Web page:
HL Deb 12 July 1967 vol 284 cc1126-7

2.49 p.m.


My Lords, I beg leave to ask the Question which stands in my name on the Order Paper.

[The Question was as follows:

To ask Her Majesty's Government whether their attention has been directed to the speech by the Chief Constable of Aberdeen, when opening a recent Congress of Opticians, in which he maintained that a great many accidents on the roads originated in bad eyesight, and he felt that the Government should take steps to keep drivers with incorrigibly bad vision off the roads; and whether Her Majesty's Government have any plans to secure improvements to this end.]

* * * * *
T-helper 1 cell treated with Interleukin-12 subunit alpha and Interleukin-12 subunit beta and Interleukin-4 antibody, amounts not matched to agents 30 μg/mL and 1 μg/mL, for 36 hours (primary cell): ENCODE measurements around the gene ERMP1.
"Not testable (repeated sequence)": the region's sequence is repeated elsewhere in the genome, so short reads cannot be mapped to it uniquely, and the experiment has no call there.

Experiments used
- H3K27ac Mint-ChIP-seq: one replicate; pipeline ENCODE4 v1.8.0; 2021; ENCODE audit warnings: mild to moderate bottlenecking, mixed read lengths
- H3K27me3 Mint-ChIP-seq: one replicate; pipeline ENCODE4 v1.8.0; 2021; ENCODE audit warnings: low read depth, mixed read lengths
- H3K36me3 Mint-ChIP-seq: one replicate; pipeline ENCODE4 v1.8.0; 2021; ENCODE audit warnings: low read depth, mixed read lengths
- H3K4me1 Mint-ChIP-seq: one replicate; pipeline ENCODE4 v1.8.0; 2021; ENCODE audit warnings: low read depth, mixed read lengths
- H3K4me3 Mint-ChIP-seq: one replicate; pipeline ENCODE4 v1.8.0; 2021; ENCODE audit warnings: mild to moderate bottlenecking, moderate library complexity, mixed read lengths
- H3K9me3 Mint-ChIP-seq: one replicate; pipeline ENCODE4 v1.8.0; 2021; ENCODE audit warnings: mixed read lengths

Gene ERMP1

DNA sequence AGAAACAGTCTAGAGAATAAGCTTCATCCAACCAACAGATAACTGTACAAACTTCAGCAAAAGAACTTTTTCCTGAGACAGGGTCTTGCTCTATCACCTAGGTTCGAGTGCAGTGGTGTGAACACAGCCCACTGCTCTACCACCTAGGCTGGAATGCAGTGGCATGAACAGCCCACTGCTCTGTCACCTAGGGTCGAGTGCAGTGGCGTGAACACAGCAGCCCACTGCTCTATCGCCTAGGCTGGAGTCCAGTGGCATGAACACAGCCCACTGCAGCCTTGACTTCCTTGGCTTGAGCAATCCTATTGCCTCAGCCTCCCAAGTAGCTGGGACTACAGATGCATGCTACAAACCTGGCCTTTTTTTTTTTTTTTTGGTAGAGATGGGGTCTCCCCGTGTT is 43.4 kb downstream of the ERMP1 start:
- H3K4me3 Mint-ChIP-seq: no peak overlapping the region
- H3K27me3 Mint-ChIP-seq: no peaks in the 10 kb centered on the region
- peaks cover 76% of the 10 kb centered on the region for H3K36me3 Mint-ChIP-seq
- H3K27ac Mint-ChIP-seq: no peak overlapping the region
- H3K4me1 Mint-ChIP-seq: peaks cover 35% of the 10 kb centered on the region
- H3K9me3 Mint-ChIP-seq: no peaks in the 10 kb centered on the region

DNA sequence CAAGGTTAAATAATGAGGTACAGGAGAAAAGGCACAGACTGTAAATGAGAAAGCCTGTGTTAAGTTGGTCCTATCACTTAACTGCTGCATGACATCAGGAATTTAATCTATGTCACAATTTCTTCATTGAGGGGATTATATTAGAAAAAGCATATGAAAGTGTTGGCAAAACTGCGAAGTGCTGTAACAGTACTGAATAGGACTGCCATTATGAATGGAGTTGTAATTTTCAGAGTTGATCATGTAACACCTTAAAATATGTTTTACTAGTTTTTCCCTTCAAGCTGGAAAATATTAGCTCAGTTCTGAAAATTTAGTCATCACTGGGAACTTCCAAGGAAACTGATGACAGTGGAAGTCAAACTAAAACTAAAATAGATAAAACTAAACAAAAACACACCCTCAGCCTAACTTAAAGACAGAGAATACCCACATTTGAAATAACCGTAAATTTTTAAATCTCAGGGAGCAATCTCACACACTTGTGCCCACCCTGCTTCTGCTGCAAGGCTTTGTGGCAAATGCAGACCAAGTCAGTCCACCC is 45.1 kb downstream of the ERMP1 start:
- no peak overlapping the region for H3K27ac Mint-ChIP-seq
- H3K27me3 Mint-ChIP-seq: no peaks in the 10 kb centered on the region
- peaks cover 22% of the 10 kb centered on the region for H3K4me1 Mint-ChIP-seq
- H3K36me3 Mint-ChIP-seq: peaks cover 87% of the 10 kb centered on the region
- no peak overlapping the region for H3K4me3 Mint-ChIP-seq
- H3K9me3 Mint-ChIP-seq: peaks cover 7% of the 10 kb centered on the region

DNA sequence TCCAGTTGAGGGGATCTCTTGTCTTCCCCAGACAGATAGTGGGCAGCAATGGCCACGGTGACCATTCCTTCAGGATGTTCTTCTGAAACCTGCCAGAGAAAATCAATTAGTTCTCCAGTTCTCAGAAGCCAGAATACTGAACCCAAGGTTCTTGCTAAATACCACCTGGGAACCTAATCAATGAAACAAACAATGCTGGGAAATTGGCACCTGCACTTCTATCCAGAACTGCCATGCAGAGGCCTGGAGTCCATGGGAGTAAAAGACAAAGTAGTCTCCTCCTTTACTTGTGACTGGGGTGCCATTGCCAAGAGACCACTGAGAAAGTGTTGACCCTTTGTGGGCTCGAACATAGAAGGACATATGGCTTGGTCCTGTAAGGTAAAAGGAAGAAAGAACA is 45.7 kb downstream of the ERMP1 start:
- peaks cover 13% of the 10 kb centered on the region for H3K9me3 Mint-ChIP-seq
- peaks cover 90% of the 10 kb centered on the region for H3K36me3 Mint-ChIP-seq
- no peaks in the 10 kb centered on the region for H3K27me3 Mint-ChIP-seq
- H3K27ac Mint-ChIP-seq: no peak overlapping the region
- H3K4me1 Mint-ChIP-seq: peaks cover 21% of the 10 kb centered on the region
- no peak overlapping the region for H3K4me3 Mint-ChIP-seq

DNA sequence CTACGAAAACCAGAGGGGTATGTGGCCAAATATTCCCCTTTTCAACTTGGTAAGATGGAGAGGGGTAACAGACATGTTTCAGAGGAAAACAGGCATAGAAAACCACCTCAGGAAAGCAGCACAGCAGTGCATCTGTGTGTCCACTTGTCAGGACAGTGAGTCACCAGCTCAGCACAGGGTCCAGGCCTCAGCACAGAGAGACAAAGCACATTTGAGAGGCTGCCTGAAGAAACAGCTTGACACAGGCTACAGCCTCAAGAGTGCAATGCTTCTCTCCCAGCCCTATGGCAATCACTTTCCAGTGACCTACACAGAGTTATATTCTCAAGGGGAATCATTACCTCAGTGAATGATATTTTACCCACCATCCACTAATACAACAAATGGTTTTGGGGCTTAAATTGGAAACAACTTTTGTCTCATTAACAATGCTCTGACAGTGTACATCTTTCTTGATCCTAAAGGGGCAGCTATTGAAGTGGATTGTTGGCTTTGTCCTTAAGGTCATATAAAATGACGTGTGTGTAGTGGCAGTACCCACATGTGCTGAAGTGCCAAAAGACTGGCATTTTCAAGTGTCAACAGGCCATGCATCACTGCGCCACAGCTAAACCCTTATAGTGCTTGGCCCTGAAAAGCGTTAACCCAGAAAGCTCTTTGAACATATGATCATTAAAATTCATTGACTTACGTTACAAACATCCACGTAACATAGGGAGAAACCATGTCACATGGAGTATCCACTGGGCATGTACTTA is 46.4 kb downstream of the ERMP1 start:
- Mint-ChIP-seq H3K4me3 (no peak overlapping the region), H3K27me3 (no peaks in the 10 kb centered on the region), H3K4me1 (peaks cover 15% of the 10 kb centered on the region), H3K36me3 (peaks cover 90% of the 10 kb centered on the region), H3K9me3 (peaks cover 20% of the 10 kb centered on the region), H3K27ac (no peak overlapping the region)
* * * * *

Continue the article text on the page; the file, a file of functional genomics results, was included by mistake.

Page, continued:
My Lords, my right honourable friend the Minister of Transport has seen a report in the Press of the speech referred to by the noble Lord. The Chief Constable of Aberdeen is reported as advocating research into whether there is any connection between defective eyesight in drivers and road accidents. The House will be pleased to learn that the Road Research Laboratory are at present looking into this question. So far their researches have not shown any correlation between the two, and this provisional conclusion is borne out by the results of researches on this subject which have been carried out on a much larger scale in California. It is already an offence punishable by a fine, imprisonment or both, for a person with sub-standard vision to drive a motor vehicle on a road. The police are empowered to test the vision of any driver whom they have reason to suspect of being guilty of this offence.